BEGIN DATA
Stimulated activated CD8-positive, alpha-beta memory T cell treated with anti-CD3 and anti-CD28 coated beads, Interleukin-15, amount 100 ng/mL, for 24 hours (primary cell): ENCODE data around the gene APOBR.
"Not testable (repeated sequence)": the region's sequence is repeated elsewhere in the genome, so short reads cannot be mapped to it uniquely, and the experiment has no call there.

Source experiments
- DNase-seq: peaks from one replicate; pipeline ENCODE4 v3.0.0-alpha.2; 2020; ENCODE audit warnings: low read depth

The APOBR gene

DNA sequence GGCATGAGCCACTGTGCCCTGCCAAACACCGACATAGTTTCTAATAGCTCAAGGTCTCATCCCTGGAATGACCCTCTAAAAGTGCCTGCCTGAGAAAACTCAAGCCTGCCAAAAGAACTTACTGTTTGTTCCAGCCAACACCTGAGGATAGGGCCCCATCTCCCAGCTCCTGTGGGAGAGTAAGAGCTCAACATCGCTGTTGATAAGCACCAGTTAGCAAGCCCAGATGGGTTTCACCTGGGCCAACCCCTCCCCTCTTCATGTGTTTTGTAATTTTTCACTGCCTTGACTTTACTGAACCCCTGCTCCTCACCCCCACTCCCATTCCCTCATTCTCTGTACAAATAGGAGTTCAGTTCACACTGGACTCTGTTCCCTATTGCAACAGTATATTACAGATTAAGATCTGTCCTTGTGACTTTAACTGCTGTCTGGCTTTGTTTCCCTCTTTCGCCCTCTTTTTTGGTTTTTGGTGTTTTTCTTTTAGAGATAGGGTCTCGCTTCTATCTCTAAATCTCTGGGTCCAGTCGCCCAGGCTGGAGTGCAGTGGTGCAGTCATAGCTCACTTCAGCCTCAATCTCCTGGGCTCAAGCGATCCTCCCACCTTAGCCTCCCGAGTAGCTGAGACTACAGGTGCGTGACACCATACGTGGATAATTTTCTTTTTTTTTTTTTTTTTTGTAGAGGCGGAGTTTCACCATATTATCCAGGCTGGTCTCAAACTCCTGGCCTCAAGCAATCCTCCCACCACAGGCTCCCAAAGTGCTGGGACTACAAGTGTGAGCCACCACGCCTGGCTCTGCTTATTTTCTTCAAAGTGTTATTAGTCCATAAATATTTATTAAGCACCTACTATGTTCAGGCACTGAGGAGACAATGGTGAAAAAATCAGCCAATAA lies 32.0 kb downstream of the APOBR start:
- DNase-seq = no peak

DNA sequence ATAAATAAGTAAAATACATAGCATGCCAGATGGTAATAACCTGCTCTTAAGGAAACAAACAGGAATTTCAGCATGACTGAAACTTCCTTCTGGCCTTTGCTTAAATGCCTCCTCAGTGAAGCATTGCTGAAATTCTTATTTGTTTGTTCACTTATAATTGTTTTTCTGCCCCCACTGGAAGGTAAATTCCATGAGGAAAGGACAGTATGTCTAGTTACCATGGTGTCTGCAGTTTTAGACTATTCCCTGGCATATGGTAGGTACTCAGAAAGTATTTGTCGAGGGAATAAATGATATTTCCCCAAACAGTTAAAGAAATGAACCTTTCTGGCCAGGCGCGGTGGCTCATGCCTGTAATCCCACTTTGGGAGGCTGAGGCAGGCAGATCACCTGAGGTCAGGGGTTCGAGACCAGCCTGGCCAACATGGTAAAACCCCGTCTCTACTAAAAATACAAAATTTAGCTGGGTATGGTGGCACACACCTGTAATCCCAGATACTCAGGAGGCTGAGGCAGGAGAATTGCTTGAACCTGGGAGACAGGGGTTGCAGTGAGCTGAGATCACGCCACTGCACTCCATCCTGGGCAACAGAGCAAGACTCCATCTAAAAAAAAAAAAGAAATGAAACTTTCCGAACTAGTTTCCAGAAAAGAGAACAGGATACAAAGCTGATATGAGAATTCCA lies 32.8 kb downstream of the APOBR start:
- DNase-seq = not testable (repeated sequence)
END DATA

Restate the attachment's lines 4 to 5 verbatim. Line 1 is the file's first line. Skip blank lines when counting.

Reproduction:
- DNase-seq: peaks from one replicate; pipeline ENCODE4 v3.0.0-alpha.2; 2020; ENCODE audit warnings: low read depth

The APOBR gene